Any storage unit presented as a single contiguous block of storage. From a hardware perspective, a disk can be a physical local drive, external SCSI attached storage, or a LUN created by a RAID controller.
A storage device attached to a computer or storage device that reads from, writes to, and stores information on a disk or hard drive.
Distributed storage is set up so that each server has its own external storage subsystem.
Percentage of processor time spent in Deferred Procedure Calls.
Contain volume manage management databases comprising information on all other dynamic disks and volumes on a system.
The automatic substitution of a functionally equivalent system component for a failed one. The term failover is most often applied to intelligent controllers connected to the same storage devices and host computers. If one of the controllers fails, failover occurs, and the survivor takes over its I/O load.
The ability to manage the file level data that resides on your storage. This encompasses direct file monitoring and the monitor and control of the space being utilized. An aspect of Storage Resource Management.
A unit of measure consisting of one billion bytes (one thousand megabytes).
Global Hot Spare
The hot spare drive which is configured to replace failed hard drive for any given RAID within the storage device.
The removal or addition of components while the system is running. For example, hard drives, power supplies, PCI cards and buses are often candidates for this term.
Hybrid Hard Drive
Hybrid drive is the next generation hard drive that combines traditional rotating magnetic hard drive with large flash memory.
Refers to data that is being sent from the CPU to any type of storage device or peripheral.
The transfer request size that specifies the number of bytes read or written in each I/O request. You can select any value from 1 byte to almost 1 Gigabyte (limited only by the amount of virtual memory available).
Specifies the percentage of read and write operations performed in each operation. You can have 100% Read, 0% Write, or vice versa or a combination of both.
Percentage of processor time spent handling hardware interrupts.
Interrupts per Second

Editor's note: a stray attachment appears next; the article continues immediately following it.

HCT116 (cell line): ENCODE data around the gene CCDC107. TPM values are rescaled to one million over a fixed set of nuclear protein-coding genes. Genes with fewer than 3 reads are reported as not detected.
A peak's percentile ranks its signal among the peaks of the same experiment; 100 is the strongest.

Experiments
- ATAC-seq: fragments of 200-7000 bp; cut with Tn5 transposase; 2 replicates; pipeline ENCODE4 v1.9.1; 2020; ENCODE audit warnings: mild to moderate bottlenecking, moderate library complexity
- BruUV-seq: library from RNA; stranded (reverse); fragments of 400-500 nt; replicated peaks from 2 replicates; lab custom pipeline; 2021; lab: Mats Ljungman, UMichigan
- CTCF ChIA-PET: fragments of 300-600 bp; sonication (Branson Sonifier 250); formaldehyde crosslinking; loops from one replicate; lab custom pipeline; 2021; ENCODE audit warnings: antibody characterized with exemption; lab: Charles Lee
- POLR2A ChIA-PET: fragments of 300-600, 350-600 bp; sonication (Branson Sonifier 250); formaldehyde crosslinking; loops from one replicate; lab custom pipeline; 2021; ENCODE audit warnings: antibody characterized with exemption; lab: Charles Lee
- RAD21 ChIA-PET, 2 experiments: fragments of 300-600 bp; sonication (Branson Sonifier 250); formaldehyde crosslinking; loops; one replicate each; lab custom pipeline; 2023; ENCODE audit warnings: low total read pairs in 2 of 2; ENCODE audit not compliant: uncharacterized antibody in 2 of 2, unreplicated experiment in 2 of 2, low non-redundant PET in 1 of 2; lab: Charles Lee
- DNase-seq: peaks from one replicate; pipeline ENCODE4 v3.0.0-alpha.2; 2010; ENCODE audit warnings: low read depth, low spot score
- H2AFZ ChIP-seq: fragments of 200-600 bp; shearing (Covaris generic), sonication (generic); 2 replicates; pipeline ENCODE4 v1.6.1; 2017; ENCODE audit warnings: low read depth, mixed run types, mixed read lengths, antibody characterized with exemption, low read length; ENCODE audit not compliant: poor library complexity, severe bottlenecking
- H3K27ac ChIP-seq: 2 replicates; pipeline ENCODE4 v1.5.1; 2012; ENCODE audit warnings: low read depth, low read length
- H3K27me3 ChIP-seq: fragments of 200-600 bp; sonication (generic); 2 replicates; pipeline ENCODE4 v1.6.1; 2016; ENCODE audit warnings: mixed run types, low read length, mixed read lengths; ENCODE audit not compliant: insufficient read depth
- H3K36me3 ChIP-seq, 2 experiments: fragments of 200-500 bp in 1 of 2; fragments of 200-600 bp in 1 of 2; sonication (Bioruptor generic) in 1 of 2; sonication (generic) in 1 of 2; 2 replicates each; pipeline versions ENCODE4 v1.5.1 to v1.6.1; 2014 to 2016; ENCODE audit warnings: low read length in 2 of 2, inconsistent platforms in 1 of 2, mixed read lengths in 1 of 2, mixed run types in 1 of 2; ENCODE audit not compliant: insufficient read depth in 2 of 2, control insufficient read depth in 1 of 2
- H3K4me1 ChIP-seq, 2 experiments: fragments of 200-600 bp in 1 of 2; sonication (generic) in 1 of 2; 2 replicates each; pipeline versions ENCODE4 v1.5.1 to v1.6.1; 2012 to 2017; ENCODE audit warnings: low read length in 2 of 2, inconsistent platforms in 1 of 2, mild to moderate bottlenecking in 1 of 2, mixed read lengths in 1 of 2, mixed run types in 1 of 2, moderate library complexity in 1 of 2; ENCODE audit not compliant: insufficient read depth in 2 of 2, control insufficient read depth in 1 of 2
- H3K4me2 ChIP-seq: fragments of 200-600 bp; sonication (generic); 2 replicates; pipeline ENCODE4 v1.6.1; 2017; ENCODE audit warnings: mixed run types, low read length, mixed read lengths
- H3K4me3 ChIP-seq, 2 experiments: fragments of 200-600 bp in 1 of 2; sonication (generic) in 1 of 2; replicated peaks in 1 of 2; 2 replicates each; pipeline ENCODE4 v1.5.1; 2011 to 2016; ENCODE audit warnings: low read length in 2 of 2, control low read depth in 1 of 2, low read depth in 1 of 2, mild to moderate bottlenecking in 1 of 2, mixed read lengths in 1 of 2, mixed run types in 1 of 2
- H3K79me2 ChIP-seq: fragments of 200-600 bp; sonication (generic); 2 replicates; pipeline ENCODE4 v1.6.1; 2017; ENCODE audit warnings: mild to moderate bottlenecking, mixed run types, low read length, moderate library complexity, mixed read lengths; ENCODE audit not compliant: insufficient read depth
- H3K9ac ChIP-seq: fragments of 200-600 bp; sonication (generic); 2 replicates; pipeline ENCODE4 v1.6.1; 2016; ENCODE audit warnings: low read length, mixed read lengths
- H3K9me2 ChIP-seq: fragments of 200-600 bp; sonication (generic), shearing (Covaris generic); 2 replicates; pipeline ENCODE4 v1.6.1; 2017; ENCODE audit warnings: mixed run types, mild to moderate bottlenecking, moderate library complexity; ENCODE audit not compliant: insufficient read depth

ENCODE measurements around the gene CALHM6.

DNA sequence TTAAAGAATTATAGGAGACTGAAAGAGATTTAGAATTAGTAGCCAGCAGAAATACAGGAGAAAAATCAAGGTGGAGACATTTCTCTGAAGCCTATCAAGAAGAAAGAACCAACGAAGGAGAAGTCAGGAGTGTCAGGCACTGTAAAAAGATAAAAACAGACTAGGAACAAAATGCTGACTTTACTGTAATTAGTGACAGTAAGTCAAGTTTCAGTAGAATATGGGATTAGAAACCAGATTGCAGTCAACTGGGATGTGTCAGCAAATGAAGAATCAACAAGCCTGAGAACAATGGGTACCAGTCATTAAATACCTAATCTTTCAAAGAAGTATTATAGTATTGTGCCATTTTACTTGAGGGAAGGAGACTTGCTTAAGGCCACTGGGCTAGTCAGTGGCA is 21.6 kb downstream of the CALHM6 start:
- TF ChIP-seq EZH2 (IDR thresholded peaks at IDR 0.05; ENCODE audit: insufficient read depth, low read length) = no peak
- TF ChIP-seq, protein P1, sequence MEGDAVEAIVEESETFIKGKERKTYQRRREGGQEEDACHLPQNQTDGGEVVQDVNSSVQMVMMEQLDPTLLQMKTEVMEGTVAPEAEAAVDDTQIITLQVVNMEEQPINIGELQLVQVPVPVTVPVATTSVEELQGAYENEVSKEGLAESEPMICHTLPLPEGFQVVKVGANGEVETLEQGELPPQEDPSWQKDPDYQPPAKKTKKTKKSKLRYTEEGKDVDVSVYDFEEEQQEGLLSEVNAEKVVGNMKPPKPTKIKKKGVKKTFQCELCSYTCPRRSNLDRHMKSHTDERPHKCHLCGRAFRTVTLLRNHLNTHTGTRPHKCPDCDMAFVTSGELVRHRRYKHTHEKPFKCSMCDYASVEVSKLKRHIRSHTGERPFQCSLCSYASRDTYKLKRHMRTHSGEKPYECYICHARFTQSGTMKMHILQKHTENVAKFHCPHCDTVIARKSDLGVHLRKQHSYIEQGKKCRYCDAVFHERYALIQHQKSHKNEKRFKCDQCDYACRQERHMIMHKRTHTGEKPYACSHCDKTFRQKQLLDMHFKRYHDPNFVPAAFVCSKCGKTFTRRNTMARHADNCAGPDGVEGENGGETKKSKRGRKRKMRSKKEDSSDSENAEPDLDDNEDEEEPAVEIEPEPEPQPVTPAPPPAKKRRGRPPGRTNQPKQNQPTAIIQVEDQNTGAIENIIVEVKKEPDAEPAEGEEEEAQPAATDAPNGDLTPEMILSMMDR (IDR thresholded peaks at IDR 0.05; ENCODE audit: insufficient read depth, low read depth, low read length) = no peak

Average number of interrupts per second, averaged over the length of the test so far. If there are multiple processors, this is the total number of interrupts for all processors.
Input/Output operations per second.Total IOPS - Average number of Input/Output operations per second.Read IOPS - Average number of read operations per second.Write IOPS - Average number of write operations per second.
Encapsulation of SCSI commands and data over TCP/IP.
iSCSI - Target
A storage device which the iSCSI volumes are created on.With iSCSI initiator utility and protocol, host server/PC is able to link to the iSCSI target and use the iSCSI volume as local hard disk.
JBOD (for "just a bunch of disks," or sometimes "just a bunch of drives") the official term is "spanning" - used to refer to a computer's hard disks that haven't been configured according to the RAID (for "redundant array of independent disks") system to increase fault tolerance and improve data access performance. The RAID system stores the same data redundantly on multiple disks that nevertheless appear to the operating system as a single disk. Although, JBOD also makes the disks appear to be a single one, it accomplishes that by combining the drives into one larger logical one. JBOD doesn't deliver any advantages over using separate disks independently and doesn't provide any of the fault tolerance or performance benefits of RAID.
Percentage of processor time spent in Privileged Mode (including the MicrosoftR Windows NTR service layer, the Executive routines, the Windows NT Kernel, and device drivers for most devices other than graphics adapters and printers).
Storage equipment combined with networking device to provide faster performance, easy installation, space saving, interoperability, and lower cost.
A copy of a set of files and directories as they were at a particular point in the past, a read-only copy of the data set frozen at a point in time.
A storage/server device that supports capacity expansion function (stackable) by iSCSI protocol or other means.
A storage device that is connected to the stack master to expand capacity on the master device via iSCSI protocol or other means.
Percentage of processor time spent in User Mode (including application and subsystem code, the graphics engine, graphics device drivers, printer device drivers, and the window manager).
Wake-on-LAN is the ability to switch on the system through special network packet. The administrator can remotely boot up the system.